A couple years ago Google built an internal tool to make it easy for its employees (aka Googlers) to recognize one another. It’s appropriately named gThanks. Lazlo Bock, SVP of People at Google, and his team led the charge. With gThanks anyone can tag a team member and publish it to a feed by hitting “kudos.” They can even share it to Google+.
Why is this better than sending an email or speaking privately? Bock argues that “kudos” are posted publicly for others to see. This makes both the giver and receiver more fulfilled. It celebrates and reinforces the values of the company. Lastly, it positively inspires others to do great work.
Bock’s argument and intentions are powerful. The meaning and potential of recognition is amplified by its visibility. Nevertheless, products like gThanks classically suffer from one major problem: the concept of out-of-sight, out-of-mind.
“Personally, I like the tool,” a Google employee told us, “but [I] really only visit it when giving or receiving something. While I could look up and see what other kudos people have received, it’s not like I have a constant feed of it that I’m monitoring.”
At some level, Bock realized this. He later hacked together what he calls “The Wall of Happy.” Outside his office, he now posts printed “kudos” of his team members on his wall. This helps give more visibility to great work. Bock explains,
“Simple, public recognition is one of the most effective and most underutilized management tools.”
At Props, we completely agree with Bock’s philosophy and take it several steps further. Capturing his intentions, our product empathizes with an individual’s workflow.
What is Props?
Props helps companies celebrate their people through the Slack platform and broadcasts it on their office TVs. Slack eliminates destination fatigue, while the TVs visualize public recognition. As a result, Props delivers truly public recognition while being directly integrated into one’s workflow.
How does Props work?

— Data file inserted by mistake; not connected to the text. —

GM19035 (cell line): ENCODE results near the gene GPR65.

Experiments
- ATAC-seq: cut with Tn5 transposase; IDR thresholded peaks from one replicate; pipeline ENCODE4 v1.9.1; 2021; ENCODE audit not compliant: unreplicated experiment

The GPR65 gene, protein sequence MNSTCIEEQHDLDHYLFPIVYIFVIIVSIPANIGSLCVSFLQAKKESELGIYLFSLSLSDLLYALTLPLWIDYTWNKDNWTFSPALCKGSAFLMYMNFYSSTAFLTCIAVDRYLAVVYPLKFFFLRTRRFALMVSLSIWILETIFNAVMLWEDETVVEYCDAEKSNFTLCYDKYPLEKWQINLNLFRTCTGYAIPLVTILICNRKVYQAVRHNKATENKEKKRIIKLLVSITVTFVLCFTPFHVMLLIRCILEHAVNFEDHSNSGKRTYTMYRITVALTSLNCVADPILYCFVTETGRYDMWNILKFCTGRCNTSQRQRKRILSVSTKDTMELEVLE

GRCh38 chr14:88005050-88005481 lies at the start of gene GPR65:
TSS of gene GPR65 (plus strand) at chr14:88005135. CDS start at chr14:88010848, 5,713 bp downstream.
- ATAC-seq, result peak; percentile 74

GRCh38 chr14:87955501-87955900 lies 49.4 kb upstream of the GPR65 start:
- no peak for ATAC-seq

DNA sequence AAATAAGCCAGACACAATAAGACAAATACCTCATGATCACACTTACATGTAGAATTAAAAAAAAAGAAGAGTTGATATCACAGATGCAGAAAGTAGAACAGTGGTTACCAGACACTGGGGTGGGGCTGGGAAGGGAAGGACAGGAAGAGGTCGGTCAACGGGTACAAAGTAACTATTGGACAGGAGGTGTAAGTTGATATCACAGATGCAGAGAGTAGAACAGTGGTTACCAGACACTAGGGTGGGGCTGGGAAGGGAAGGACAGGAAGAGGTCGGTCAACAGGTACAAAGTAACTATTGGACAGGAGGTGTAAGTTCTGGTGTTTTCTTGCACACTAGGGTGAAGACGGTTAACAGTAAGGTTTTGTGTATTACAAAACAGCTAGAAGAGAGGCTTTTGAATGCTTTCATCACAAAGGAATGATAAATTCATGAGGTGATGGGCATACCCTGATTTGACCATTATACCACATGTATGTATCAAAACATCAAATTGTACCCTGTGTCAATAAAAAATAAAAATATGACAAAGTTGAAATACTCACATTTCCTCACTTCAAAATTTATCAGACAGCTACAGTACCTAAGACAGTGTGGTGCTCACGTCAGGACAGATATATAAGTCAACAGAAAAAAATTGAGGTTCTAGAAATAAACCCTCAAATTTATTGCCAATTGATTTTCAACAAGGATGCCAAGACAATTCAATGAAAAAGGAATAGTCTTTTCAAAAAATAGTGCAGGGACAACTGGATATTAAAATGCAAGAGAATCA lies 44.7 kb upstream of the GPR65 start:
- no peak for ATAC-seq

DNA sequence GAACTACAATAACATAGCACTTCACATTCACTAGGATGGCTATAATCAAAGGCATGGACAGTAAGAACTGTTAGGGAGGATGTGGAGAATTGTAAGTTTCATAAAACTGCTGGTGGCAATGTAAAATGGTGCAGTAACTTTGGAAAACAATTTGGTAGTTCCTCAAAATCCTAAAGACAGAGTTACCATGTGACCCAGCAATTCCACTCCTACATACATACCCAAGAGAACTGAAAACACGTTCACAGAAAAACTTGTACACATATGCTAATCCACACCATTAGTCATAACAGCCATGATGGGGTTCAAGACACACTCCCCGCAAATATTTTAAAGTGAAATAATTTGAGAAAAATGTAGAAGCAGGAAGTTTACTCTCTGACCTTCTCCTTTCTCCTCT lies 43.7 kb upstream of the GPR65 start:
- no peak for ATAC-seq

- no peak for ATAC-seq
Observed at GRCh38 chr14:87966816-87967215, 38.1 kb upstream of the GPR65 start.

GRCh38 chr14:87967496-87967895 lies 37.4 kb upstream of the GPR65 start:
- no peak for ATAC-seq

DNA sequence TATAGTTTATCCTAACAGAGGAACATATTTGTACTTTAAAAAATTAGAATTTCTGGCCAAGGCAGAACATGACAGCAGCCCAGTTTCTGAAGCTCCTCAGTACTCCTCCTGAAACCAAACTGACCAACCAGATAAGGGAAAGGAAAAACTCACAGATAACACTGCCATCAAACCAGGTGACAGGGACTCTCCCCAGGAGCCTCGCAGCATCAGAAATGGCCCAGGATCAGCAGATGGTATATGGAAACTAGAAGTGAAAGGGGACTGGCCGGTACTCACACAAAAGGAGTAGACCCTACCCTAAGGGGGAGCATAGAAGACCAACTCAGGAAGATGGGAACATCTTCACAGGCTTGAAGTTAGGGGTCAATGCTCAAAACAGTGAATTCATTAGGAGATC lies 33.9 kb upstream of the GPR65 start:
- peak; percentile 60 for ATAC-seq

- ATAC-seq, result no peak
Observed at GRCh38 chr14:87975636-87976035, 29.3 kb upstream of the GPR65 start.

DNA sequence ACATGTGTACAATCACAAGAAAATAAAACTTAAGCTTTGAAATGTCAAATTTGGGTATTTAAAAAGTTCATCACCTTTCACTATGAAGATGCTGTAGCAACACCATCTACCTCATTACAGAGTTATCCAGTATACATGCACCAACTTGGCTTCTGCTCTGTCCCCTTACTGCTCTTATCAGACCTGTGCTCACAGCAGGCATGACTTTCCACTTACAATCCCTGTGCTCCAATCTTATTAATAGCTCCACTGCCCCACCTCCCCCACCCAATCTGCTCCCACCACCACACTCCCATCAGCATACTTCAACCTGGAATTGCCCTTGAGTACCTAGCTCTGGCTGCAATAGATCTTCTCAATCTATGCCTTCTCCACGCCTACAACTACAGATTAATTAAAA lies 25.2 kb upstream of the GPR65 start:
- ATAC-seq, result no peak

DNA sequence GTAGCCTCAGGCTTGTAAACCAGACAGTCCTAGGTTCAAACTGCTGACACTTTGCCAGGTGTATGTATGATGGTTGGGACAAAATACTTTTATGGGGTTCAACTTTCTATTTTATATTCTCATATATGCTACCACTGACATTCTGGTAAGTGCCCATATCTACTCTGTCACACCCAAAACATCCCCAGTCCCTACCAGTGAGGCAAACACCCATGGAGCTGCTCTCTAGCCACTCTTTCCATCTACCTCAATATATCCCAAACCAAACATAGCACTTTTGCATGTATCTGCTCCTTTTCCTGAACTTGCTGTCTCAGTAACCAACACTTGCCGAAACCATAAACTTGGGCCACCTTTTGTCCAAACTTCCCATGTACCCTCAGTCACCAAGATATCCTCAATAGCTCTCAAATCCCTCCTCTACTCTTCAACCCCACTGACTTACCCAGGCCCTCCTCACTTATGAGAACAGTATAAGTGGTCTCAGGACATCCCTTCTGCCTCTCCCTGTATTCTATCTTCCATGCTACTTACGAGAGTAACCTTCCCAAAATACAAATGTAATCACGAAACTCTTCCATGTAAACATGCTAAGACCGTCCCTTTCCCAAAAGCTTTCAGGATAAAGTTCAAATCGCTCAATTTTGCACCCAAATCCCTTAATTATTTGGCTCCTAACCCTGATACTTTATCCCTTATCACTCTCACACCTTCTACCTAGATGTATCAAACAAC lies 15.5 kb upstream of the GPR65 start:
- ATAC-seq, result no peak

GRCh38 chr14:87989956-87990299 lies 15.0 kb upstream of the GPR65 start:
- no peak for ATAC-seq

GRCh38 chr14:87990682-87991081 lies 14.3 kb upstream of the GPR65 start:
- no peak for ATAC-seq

To give “props,” simply say “props to” or retroactively use our special reaction “props.” This event then gets broadcast to your office TVs. Our props reaction acts as a “like button.” The more props an event gets, the more it will be shown on your TVs.
Importance of TVs
At Props, we ran a fun test. We disabled all the TVs at the companies using us for a week. Not changing anything, our engagement immediately dropped 6x! Turning the TVs back on brought us right back up and increased our growth.
There are a few variables that explain why TVs increase engagement.
The first is the most obvious. TVs act as a visual reminder to engage — solving the out of sight, out of mind problem.
Second, messages can quickly get lost in Slack. Maybe the prop was given in #dev and you are in #sales. Maybe there have been a bunch of messages that just moved the message out of sight. The TVs tell you where the prop came from so you can easily find the message and express your support.
Third, people like seeing themselves and others on TV. In this way, our product is super fun. Before each event, we play a person’s chosen GIF. It’s definitely a crowd pleaser.
Importance of Workflow
Originally, we made the mistake of being a destination website just like gThanks and others. We had okay engagement but it wasn’t through the roof.
Then we built on top of Slack and engagement went up 1800% the first week and another 40% the next week at one company alone.
Setting up Props
Props has become engrained in the cultures of our customers. Recognition is important for retaining talent, motivating people, and creating a positive work environment.
It’s easy to set up and we are always here to help you.
Connecting your current recognition system
Do you already have a recognition system but really like the idea of broadcasting it? Props’ TV technology can connect to any internal or third-party service you already have in place. Contact us and we will get you started!